Culture Change Must Follow Grenfell Tragedy

Posted in The Industry on August 01, 2017

The terrible tragedy of the Grenfell Tower block fire has put the role our industry plays in keeping people safe in buildings into sharp focus.

There is now a criminal investigation underway to establish whether refurbishment work on the tower breached Part B of the Building Regulations. Fire prevention experts have speculated that the fire spread so quickly because the cladding used had a polyethylene (PE) core, which produces a flammable gas when heated.

However, there are also serious questions being asked about the design of the internal escape routes – and whether these were compromised. The fact that fire fighters reported being blinded by smoke within minutes of the fire starting suggest the fire and smoke compartmentalisation did not function as it should have.

It is a sad fact that it usually takes a fatal incident to prompt much needed changes to safety measures, but there was another serious tower block fire in 2009 – and lessons were not heeded then. The All-Party Parliamentary Group on Fire Safety and Rescue stated that successive Housing Ministers had been "sitting on evidence" since the Lakanal House fire that led to six deaths.


The group's secretary Ronnie King said he would not have expected the Grenfell fire to spread so quickly if the building had been fitted with sprinklers as recommended for all such residential blocks in the review that followed Lakanal House. Another outcome was an agreement that Part B should be revised in 2013, but this is still delayed.

Sir David Amess, chair of the All Party Parliamentary Group on Fire Safety, has also been calling for changes to the regulations for 11 years, but successive governments have been more inclined to reduce the 'burden' on businesses by removing so-called Red Tape in a bid to boost economic growth. But at what cost? The Ronan Point disaster in 1968 led to a total revision of Part A of building regulations and a completely new approach to gas safety. Will Grenfell Tower become the incident that changes the state of complacency around building regulations?

The exact circumstances of the Grenfell fire will take some time to establish, but one major general issue must surely come into focus: The low cost mind-set that dominates every tender process.
This has been a source of concern for the industry going back decades. The Lord Simon Review condemned falling standards caused by cost cutting – and his report was published in the 1940s when the country was setting out to rebuild after the Second World War!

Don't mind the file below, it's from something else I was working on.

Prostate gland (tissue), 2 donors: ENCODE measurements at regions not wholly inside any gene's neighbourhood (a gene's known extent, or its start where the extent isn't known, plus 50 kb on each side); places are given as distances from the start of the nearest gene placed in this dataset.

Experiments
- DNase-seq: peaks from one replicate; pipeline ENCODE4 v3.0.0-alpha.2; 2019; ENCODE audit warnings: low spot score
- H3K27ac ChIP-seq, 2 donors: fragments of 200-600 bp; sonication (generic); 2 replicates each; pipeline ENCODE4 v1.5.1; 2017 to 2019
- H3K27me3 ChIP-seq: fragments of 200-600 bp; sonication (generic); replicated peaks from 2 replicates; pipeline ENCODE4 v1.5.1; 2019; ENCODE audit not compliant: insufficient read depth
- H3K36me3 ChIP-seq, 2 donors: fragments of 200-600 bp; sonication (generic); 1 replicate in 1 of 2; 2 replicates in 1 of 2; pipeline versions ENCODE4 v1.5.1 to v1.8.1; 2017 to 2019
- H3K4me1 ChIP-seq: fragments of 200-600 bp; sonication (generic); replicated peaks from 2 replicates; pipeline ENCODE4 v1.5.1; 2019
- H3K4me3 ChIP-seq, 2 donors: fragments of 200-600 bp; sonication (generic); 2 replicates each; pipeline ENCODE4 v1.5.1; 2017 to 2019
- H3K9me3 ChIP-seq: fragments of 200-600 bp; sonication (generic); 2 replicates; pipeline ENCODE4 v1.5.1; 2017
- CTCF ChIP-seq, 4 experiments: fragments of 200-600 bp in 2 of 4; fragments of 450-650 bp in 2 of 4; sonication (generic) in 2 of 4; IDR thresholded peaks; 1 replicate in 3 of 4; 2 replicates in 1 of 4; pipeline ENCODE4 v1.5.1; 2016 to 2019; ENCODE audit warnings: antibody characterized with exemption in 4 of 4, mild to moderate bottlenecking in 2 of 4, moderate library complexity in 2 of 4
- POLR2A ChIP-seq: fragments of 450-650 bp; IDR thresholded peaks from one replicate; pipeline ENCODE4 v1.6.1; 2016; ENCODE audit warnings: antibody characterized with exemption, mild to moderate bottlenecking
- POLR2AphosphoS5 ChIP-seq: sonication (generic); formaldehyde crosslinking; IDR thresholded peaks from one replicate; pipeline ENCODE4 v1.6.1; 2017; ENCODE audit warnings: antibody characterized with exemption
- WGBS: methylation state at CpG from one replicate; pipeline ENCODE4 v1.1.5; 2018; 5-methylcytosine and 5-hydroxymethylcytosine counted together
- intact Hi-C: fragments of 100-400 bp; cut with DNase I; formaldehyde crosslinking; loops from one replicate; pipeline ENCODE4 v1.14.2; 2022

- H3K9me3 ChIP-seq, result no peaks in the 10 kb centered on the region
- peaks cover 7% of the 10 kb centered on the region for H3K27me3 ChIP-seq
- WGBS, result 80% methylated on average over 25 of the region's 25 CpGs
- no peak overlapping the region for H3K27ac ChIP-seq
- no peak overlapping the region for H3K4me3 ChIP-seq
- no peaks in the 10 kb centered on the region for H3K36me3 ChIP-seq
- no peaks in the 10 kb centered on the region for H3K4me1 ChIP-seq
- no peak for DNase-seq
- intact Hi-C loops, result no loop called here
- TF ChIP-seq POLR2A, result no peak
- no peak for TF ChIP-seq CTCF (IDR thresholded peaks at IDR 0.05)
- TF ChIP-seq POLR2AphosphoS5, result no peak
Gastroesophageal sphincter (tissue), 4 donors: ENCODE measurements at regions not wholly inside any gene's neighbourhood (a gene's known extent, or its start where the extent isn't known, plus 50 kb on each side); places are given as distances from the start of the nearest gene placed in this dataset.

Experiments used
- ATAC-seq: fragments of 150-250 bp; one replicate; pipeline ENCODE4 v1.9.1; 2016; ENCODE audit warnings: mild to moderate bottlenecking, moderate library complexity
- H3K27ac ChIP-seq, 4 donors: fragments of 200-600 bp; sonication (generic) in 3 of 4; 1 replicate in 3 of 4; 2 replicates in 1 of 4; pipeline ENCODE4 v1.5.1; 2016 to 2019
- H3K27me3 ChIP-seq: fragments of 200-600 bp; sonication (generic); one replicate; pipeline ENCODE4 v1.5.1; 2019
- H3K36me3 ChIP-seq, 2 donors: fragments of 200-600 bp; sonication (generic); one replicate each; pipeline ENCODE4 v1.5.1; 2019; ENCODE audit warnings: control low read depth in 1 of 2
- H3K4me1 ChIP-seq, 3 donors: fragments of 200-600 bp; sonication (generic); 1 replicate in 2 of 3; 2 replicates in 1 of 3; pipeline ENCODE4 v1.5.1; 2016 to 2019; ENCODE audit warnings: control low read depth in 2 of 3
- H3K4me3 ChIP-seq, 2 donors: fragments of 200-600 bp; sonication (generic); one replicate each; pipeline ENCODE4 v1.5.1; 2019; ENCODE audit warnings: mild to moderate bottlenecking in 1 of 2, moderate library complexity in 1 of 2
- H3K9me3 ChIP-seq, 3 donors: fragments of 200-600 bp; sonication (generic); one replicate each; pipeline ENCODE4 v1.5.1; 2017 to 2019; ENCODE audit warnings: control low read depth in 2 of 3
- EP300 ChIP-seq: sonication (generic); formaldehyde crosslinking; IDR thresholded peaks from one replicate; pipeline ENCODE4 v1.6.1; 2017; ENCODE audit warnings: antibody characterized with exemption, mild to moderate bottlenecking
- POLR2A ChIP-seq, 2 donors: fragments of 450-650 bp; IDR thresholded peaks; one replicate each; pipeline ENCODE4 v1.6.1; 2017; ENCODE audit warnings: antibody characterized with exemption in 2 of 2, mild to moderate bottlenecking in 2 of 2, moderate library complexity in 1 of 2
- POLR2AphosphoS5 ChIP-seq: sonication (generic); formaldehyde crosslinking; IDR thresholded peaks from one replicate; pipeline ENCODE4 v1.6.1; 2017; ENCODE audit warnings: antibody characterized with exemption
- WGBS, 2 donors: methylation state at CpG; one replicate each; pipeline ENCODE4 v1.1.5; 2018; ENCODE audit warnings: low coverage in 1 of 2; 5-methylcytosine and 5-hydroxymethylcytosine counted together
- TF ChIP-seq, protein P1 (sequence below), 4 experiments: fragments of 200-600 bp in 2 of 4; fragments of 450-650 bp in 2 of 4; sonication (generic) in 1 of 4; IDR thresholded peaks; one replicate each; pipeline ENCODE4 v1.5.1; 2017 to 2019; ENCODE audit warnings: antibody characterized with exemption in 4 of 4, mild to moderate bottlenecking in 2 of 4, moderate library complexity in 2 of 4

It is perfectly possible that everyone involved with the Grenfell Tower refurbishment project will be exonerated and able to show that their work fully complied with legislation and was correctly signed off and approved.

On the other hand, specific failings may well be identified and individuals punished, but the important point is that the project process has weaknesses, which must be addressed. Service and maintenance work is particularly vulnerable to a cost cutting culture and public sector budgets are under severe pressure due to the government's 'austerity' measures. Therefore, the 'out of sight out of mind' status of many fire safety elements – including ventilation hygiene and fire/smoke damper maintenance – tempts some building managers and operators to take a risk in order to save a few pounds. It is also something many of them find hard to understand and manage – they are often not fully aware of the chance they are taking by reducing service frequencies or accepting low bids for work.

While the cause of the Grenfell fire has not been established; and clearly a number of factors contributed to this horrific incident, one positive thing to emerge should be a sharper focus on the role of building maintenance in keeping people safe. This will then put the onus on firms carrying out essential refurbishment or maintenance work to prove their competence and qualifications – and to quote realistic prices that cover the real cost of providing a full and professional service. Fire safety maintenance must be given the status it deserves, but this is an area that poorly resourced local authorities are struggling to manage properly. This must be addressed in the wake of Grenfell and a national system of enforcement put in place that works in tandem with competent person schemes backed up by regulatory bodies like the Health & Safety Executive (HSE).

Nobody deliberately sets out to make a building unsafe, but continually racing to the bottom on price is a recipe for disaster. Something positive must emerge from the ashes of Grenfell Tower in order to respect the legacy of the victims and enforcing professional standards of building maintenance and safety could help to ensure we never see anything like this tragedy again.

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